Ke'yanna Johnson is a senior at Lincoln University majoring in broadcast journalism. Ke'yanna has worked at KJLU Radio 88.9 for more than two years where she assists with writing and broadcasting the noon news.
Ke'yanna is a native of Evanston, Illinois located just north of Chicago.
After graduating in May, Ke'yanna wants to attend graduate school to study investigative reporting.
Following the completion of her masters, Ke'yanna hopes to work for a major media network.
This week, a Washington group called Families USA released a report showing that more than 525,000 Missourians will be eligible for tax credit premiums on health insurance. That's more than a half a million Missourians.
The tax credits are part of The Affordable Care Act known as Obama Care. The tax credits will help the uninsured and those who are insured, but struggle to make payments. It will also provide affordable health care for those in need.
Tax credits will be distributed based on income. If an individual has a low income, they will receive the highest tax credits. As for those with high salaries, they will receive lower tax credits.
Many legislators are support the tax credits,while others stand in oppositions. Some Republicans believe that reformation is need in health care.
While interning at the capitol, I have noticed that health care is a hot topic that is at the center of debate. Health Care has went through many transformations over the years.
Last week, I didn't make it to the Capitol due to a very bad cold, which was very unpleasant. I loss my voice and could barely talk.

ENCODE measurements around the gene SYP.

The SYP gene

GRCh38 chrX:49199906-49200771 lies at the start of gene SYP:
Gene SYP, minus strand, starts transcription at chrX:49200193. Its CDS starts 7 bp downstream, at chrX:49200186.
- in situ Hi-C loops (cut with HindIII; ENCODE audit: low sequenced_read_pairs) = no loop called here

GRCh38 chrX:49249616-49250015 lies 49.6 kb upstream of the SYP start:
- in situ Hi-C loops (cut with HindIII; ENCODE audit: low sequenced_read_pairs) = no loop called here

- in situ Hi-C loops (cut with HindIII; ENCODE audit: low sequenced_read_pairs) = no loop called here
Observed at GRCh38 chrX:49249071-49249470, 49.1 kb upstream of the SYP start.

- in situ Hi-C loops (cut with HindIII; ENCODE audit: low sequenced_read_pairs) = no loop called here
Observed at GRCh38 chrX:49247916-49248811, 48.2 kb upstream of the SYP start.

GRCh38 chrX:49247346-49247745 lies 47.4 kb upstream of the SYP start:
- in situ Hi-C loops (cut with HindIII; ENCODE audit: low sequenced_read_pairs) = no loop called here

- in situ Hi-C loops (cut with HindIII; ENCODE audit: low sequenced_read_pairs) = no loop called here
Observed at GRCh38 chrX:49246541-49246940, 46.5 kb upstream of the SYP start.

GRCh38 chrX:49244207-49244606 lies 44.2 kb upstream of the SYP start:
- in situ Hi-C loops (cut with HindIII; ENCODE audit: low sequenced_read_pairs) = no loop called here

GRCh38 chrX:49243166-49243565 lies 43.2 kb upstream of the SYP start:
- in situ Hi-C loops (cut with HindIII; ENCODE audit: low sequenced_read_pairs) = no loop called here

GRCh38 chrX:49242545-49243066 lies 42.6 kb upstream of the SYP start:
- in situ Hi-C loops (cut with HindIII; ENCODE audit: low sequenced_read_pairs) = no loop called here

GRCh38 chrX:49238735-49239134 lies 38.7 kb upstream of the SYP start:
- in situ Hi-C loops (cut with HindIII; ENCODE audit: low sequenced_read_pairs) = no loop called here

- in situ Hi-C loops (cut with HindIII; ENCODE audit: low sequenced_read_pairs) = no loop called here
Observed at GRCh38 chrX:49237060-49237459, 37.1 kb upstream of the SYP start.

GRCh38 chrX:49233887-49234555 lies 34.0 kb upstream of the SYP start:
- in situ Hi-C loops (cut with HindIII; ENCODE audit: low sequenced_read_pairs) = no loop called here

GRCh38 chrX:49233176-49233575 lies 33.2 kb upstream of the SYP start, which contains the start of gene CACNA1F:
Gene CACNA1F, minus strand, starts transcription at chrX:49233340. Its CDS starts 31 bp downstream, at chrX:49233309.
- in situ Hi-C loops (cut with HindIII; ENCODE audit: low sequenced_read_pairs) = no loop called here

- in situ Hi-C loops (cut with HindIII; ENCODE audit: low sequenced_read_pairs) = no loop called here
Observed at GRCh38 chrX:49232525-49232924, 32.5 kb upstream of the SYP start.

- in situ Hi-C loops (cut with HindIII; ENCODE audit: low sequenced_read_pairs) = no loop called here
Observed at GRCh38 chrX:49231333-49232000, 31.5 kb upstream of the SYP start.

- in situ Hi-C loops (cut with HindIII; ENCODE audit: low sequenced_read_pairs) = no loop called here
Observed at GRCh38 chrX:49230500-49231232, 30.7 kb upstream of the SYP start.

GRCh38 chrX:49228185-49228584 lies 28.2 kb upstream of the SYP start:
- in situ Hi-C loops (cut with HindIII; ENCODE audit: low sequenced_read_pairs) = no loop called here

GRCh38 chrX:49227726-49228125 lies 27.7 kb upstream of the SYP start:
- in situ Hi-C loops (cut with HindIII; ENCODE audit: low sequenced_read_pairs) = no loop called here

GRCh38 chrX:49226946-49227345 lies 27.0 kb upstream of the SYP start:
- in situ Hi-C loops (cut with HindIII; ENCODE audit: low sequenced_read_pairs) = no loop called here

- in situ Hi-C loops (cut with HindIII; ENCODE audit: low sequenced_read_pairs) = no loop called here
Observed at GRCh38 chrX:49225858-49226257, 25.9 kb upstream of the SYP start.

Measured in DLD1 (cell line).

While being out for a week, I realized how much I actually missed the hectic environment at the Capitol.
Although I was unable to cover stories, I took the time to read and listen to the stories that were covered last week.
The story on the "Good Samaritan " law really caught my attention. The bill would protect drug users from criminal charges if they call nine- one-one for people who overdose on drugs.
After reading the story, I could tell that drug addiction and overdose is a very serious issue. The "good Samaritan" bill is a good law that could possibly be beneficial to people with drug addictions and those who overdose on drugs.
This story left me wondering, how many lives could have been saved if fear of prosecution didn't exist? How many lives could have been saved if someone would have picked up the phone and called for help?
While reporting for Missouri Digital News, I have learned some very valuable lessons.
This week, I covered a story on a constitutional amendment that would protect the rights of farmers to engage in modern practices. I recorded the hearing and later discovered my audio was messed up because of a system switch in the House Committee hearing rooms. Because of this, I had to move quickly, find my sources and conduct additional interviews.
Contacting the legislators and different sources wasn't an easy task. After an hour of walking around the Capitol and making phone calls, I finally contacted my sources.
Although I had trouble with my audio and contacting sources, everything worked out in the end.
From this experience, I have learned three valuable lessons. Listen to your audio when you start to record. Be prepared for things to go wrong and move quickly when trying to contact sources.